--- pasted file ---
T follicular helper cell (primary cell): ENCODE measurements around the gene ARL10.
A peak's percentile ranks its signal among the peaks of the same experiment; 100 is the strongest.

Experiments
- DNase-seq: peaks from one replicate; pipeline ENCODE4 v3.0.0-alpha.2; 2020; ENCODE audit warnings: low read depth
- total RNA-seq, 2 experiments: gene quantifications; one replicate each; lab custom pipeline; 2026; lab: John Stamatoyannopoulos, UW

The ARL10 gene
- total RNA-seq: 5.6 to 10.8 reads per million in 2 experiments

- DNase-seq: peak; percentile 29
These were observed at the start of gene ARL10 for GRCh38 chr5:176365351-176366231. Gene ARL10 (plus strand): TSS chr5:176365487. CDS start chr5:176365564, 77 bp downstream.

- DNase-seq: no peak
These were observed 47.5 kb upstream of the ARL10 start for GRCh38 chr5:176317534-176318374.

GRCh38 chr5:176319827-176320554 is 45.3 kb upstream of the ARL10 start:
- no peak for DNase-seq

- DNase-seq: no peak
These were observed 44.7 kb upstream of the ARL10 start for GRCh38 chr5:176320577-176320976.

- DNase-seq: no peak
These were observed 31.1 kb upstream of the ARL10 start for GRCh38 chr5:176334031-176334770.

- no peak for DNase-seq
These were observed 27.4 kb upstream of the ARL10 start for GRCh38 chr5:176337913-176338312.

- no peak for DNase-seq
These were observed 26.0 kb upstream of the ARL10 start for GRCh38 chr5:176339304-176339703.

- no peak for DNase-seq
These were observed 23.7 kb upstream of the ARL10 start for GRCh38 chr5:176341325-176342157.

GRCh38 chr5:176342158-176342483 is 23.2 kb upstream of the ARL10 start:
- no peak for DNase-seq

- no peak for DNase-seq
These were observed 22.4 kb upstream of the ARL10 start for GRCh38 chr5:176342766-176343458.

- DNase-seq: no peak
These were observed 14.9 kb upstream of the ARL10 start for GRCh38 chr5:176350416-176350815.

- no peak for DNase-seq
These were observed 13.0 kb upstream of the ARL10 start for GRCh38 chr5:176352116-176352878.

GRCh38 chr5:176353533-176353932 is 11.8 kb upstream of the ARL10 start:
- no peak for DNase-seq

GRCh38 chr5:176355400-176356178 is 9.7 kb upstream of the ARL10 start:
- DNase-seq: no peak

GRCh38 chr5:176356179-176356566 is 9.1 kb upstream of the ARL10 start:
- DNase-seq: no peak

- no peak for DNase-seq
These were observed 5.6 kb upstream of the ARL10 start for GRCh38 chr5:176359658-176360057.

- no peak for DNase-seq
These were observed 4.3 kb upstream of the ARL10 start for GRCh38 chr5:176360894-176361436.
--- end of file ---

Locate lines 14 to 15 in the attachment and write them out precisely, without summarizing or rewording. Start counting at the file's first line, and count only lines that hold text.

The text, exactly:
- DNase-seq: no peak
These were observed 44.7 kb upstream of the ARL10 start for GRCh38 chr5:176320577-176320976.